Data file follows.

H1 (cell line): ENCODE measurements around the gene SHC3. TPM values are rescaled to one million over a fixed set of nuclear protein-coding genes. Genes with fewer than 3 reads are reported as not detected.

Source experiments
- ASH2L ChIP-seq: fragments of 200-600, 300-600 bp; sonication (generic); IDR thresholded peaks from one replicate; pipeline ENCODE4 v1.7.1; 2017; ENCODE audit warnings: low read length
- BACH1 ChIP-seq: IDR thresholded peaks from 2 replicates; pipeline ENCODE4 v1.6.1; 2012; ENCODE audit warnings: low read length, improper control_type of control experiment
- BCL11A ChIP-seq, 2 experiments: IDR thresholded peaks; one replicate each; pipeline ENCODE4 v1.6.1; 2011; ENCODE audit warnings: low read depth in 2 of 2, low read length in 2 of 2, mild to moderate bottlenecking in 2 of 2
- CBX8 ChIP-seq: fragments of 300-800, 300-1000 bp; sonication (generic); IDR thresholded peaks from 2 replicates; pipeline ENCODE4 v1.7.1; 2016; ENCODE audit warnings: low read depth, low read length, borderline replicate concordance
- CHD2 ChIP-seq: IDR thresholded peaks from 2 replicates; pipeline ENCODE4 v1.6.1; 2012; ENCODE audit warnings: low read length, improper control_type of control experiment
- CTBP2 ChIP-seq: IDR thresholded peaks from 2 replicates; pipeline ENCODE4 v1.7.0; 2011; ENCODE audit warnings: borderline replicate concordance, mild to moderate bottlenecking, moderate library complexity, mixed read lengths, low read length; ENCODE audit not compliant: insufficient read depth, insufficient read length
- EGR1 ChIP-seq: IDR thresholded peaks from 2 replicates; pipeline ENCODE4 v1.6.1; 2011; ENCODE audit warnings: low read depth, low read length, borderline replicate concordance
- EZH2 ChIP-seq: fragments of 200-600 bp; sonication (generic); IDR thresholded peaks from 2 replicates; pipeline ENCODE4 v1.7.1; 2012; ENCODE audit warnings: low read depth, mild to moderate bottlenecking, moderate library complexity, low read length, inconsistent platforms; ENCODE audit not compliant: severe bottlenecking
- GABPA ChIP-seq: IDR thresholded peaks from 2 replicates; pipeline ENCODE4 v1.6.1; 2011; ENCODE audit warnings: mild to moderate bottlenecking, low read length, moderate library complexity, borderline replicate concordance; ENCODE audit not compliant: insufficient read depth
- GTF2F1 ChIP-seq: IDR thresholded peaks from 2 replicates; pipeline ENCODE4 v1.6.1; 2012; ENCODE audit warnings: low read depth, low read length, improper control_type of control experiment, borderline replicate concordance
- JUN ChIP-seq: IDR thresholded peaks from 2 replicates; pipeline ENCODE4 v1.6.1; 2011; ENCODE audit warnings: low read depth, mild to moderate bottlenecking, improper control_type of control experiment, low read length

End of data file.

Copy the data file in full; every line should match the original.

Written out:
H1 (cell line): ENCODE measurements around the gene SHC3. TPM values are rescaled to one million over a fixed set of nuclear protein-coding genes. Genes with fewer than 3 reads are reported as not detected.

Source experiments
- ASH2L ChIP-seq: fragments of 200-600, 300-600 bp; sonication (generic); IDR thresholded peaks from one replicate; pipeline ENCODE4 v1.7.1; 2017; ENCODE audit warnings: low read length
- BACH1 ChIP-seq: IDR thresholded peaks from 2 replicates; pipeline ENCODE4 v1.6.1; 2012; ENCODE audit warnings: low read length, improper control_type of control experiment
- BCL11A ChIP-seq, 2 experiments: IDR thresholded peaks; one replicate each; pipeline ENCODE4 v1.6.1; 2011; ENCODE audit warnings: low read depth in 2 of 2, low read length in 2 of 2, mild to moderate bottlenecking in 2 of 2
- CBX8 ChIP-seq: fragments of 300-800, 300-1000 bp; sonication (generic); IDR thresholded peaks from 2 replicates; pipeline ENCODE4 v1.7.1; 2016; ENCODE audit warnings: low read depth, low read length, borderline replicate concordance
- CHD2 ChIP-seq: IDR thresholded peaks from 2 replicates; pipeline ENCODE4 v1.6.1; 2012; ENCODE audit warnings: low read length, improper control_type of control experiment
- CTBP2 ChIP-seq: IDR thresholded peaks from 2 replicates; pipeline ENCODE4 v1.7.0; 2011; ENCODE audit warnings: borderline replicate concordance, mild to moderate bottlenecking, moderate library complexity, mixed read lengths, low read length; ENCODE audit not compliant: insufficient read depth, insufficient read length
- EGR1 ChIP-seq: IDR thresholded peaks from 2 replicates; pipeline ENCODE4 v1.6.1; 2011; ENCODE audit warnings: low read depth, low read length, borderline replicate concordance
- EZH2 ChIP-seq: fragments of 200-600 bp; sonication (generic); IDR thresholded peaks from 2 replicates; pipeline ENCODE4 v1.7.1; 2012; ENCODE audit warnings: low read depth, mild to moderate bottlenecking, moderate library complexity, low read length, inconsistent platforms; ENCODE audit not compliant: severe bottlenecking
- GABPA ChIP-seq: IDR thresholded peaks from 2 replicates; pipeline ENCODE4 v1.6.1; 2011; ENCODE audit warnings: mild to moderate bottlenecking, low read length, moderate library complexity, borderline replicate concordance; ENCODE audit not compliant: insufficient read depth
- GTF2F1 ChIP-seq: IDR thresholded peaks from 2 replicates; pipeline ENCODE4 v1.6.1; 2012; ENCODE audit warnings: low read depth, low read length, improper control_type of control experiment, borderline replicate concordance
- JUN ChIP-seq: IDR thresholded peaks from 2 replicates; pipeline ENCODE4 v1.6.1; 2011; ENCODE audit warnings: low read depth, mild to moderate bottlenecking, improper control_type of control experiment, low read length